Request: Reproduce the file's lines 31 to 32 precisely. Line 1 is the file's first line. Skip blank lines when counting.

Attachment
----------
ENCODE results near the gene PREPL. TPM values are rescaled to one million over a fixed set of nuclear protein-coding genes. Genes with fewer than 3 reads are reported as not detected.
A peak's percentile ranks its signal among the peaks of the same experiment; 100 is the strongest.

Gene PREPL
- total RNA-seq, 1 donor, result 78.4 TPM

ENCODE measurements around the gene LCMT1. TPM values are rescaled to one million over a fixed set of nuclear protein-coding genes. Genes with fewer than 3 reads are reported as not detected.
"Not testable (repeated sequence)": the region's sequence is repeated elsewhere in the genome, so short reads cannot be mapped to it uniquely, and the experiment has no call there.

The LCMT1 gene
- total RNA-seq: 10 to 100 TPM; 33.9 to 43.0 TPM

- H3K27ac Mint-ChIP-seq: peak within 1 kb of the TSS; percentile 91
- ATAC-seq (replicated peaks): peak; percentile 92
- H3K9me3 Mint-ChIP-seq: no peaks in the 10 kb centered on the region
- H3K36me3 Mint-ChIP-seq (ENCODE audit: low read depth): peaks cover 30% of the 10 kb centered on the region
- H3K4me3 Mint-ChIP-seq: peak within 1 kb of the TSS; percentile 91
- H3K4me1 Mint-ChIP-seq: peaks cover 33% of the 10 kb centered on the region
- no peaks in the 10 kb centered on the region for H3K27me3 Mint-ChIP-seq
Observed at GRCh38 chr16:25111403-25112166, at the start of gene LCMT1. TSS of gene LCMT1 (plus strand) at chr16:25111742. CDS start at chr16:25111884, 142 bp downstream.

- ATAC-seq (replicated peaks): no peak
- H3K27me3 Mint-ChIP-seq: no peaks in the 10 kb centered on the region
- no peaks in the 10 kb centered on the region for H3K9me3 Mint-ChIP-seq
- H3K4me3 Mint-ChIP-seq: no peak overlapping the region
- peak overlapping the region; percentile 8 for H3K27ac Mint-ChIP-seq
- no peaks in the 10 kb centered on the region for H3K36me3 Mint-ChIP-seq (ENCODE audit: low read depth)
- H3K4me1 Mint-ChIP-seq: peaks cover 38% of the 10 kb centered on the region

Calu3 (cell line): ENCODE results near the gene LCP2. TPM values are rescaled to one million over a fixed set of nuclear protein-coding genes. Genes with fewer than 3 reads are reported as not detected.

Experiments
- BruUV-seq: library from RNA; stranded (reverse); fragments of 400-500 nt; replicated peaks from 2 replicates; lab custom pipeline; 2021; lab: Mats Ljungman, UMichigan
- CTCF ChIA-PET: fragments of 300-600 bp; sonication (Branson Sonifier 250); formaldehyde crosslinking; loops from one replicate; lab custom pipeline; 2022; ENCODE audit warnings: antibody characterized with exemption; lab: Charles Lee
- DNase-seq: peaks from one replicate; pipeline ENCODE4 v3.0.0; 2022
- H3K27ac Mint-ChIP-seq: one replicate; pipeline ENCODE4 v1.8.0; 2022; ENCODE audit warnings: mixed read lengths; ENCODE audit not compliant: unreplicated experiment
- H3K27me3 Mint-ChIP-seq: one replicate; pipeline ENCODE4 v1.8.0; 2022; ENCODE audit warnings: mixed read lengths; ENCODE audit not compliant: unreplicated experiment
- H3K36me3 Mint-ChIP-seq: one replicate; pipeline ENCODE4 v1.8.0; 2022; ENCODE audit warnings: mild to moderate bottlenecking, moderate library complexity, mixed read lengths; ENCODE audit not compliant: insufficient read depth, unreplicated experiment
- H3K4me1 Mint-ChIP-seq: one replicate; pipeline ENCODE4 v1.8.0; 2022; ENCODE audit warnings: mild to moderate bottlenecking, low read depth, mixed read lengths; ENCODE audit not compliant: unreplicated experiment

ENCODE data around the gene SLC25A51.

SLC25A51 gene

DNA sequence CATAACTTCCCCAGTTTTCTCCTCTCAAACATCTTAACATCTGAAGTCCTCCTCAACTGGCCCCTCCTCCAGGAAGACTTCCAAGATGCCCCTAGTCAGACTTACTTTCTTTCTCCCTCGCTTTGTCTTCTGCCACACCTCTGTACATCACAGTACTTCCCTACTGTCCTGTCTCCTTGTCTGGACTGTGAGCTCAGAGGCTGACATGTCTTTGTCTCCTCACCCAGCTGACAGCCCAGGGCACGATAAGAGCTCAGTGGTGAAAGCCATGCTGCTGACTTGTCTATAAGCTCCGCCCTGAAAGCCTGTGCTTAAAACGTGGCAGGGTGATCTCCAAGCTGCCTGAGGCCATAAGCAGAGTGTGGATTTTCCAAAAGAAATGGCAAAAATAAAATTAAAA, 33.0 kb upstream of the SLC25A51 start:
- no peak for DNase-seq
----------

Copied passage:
- H3K36me3 Mint-ChIP-seq: one replicate; pipeline ENCODE4 v1.8.0; 2022; ENCODE audit warnings: mild to moderate bottlenecking, moderate library complexity, mixed read lengths; ENCODE audit not compliant: insufficient read depth, unreplicated experiment
- H3K4me1 Mint-ChIP-seq: one replicate; pipeline ENCODE4 v1.8.0; 2022; ENCODE audit warnings: mild to moderate bottlenecking, low read depth, mixed read lengths; ENCODE audit not compliant: unreplicated experiment